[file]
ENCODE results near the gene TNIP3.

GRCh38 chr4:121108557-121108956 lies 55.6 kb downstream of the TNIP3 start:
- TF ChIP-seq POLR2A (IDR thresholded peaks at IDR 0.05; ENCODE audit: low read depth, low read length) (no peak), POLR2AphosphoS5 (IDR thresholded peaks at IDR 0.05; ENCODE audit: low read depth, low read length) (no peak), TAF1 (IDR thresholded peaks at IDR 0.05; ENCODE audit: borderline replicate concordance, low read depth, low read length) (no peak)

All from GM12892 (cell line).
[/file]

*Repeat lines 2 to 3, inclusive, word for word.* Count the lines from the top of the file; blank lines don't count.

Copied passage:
GRCh38 chr4:121108557-121108956 lies 55.6 kb downstream of the TNIP3 start:
- TF ChIP-seq POLR2A (IDR thresholded peaks at IDR 0.05; ENCODE audit: low read depth, low read length) (no peak), POLR2AphosphoS5 (IDR thresholded peaks at IDR 0.05; ENCODE audit: low read depth, low read length) (no peak), TAF1 (IDR thresholded peaks at IDR 0.05; ENCODE audit: borderline replicate concordance, low read depth, low read length) (no peak)